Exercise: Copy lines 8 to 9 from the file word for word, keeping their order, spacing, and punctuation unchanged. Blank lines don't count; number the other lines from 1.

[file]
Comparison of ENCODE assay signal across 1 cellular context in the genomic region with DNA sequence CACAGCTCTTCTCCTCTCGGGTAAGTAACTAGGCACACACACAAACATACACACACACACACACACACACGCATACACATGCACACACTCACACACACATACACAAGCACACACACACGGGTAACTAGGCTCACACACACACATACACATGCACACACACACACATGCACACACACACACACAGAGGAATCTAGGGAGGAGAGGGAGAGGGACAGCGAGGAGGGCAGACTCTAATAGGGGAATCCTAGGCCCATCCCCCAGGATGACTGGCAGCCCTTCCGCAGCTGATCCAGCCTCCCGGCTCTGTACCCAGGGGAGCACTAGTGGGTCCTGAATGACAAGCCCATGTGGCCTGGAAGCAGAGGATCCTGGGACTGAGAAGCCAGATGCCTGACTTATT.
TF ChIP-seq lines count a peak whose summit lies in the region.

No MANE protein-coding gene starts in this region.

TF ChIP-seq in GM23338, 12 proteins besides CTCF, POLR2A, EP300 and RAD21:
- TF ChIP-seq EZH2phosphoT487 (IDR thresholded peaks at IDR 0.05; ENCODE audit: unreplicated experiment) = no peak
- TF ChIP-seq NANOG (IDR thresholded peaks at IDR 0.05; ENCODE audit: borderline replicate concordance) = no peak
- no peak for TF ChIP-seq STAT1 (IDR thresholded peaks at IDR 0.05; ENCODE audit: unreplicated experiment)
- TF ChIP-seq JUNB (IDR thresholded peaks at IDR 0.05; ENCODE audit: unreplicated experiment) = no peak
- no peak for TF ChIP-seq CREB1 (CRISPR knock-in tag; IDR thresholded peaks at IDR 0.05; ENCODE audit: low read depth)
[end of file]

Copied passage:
- TF ChIP-seq JUNB (IDR thresholded peaks at IDR 0.05; ENCODE audit: unreplicated experiment) = no peak
- no peak for TF ChIP-seq CREB1 (CRISPR knock-in tag; IDR thresholded peaks at IDR 0.05; ENCODE audit: low read depth)